Finally, after months of negotiations, a final agreement was reached.
“We signed three hours before Rosh HaShana and got the keys right after Yom Kippur,” said Bernath. “We couldn’t open it in time for the first days of Sukkos but we decided to push, get everything set up, and open on Simchas Torah. Then we thought, if we’re already making Simchas Torah let’s make a parade. And if we’re making a parade, let’s parade with the Torahs in the street and show the community what it’s like to move into a new Shul.”
During Chol HaMoed member of Chabad of NDG packed up the old venue and started the process of setting up the new location. It also needed painting and cleaning, and Rabbi Bernath is grateful to the many people who volunteered their time, led and coordinated by Eric Klein.
At the same time, Rabbi Bernath got a permit for the parade and a police escort was organized.
“By Hashgacha Protis, all four of our locations opened on Simchas Torah,” revealed Rabbi Bernath, “the parade was magic.”
It opened with a final Mincha service in the street outside of the old Chabad House. Then, led by fire jugglers, the community danced through the streets as they moved the three Sefer Torahs to the new Chabad House. Joining in the parade were several celebrities and politicians such as Russell Copeman, who was the tenth man in the Minchah Minyan.
A massive Kiddush was waiting at the new Chabad House, and the room was set up for the separate dancing. After a large Maariv Minyan and a festive buffet meal, the dancing started. It lasted until the early hours of the morning, with over 400 in attendance. During the dancing, several new weekly Torah were introduced.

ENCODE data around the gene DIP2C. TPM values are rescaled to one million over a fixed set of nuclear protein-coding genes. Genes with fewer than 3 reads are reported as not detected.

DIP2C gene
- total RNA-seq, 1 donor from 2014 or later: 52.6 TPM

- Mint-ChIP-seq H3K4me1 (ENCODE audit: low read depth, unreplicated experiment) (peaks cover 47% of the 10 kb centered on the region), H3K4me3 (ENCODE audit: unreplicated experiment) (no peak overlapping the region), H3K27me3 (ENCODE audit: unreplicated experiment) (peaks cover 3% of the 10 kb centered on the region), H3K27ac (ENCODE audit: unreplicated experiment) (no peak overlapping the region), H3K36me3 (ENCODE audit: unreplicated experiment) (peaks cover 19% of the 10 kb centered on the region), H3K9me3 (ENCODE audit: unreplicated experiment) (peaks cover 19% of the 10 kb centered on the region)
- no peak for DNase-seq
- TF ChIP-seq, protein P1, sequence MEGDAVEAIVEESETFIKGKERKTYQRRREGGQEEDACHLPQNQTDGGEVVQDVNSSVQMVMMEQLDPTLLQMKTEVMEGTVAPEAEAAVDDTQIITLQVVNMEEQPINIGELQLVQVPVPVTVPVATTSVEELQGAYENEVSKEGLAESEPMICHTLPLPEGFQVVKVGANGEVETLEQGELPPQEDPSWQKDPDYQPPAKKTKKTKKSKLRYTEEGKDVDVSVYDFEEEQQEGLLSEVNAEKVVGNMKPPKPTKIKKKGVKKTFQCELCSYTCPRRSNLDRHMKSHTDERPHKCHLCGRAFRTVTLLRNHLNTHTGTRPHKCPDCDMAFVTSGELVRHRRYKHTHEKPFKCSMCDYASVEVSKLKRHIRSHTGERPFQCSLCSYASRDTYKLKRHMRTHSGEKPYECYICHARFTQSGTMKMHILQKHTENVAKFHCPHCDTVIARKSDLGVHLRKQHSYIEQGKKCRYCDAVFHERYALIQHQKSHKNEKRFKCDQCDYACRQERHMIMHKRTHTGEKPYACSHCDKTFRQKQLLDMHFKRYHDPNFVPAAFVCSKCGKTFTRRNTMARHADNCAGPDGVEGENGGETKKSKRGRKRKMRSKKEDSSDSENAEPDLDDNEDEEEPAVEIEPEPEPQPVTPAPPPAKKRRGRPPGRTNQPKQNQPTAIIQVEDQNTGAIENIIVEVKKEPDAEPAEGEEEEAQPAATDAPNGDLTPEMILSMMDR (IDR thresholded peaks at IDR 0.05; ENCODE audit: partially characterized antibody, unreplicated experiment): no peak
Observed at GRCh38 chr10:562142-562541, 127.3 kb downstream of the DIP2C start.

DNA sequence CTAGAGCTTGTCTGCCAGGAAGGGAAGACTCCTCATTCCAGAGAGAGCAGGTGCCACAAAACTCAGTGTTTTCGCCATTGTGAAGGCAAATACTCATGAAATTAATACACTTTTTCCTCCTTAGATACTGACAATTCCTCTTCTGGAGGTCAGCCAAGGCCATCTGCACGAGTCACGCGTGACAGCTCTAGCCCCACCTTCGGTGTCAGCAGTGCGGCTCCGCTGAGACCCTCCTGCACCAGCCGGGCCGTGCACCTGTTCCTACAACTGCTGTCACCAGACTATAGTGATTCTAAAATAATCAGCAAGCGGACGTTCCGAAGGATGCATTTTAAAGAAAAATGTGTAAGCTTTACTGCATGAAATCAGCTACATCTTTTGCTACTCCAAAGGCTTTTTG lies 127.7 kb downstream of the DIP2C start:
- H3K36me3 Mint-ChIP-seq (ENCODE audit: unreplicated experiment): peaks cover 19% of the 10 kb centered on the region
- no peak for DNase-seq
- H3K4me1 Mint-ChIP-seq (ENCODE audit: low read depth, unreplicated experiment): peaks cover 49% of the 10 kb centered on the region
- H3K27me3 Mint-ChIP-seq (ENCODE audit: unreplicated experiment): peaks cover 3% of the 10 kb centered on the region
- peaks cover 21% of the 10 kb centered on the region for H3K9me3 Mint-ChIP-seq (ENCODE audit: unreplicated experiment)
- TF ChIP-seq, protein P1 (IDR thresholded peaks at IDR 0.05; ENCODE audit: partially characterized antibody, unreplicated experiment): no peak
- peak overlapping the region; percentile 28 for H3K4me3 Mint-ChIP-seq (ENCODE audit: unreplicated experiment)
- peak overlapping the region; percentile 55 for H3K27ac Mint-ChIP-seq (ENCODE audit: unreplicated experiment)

There is still much work to be done in the Chabad House. Painting, fixing, and cleaning. But most importantly, Rabbi Bernath needs to purchase the building.
“The purchase price of the building is going to be $700,000 which is not a lot of money compared to what it’s worth, plus it’s going to cost us about $300,000 to renovate it,” said Bernath. “So we’re looking for a million dollars which we have 18 months to raise.”
At the moment, nothing has been raised and there are many Kibbudim available. “You can dedicate a Mezuzah, or become a founder on our founder’s wall,” said Bernath. “You can even put your name on the building, or on the organization! Everything is wide open.”
Anyone interested in sponsoring the building should contact Rabbi Bernath.
The new space has brought the community together. “The place presents a great opportunity for the community to grow and expand our services,” said David Lapkovsky. “It’s perfect for throwing various types of parties and events.”
“The new Chabad NDG multidisciplinary centre is built on the principles of spirituality, creativity, and entrepreneurialism,” added Yoni Waysman, director of Chabad of NDG. “The centre is open to the greater community to assist and collaborate in all aspects of life ranging from prayer, study, and business.”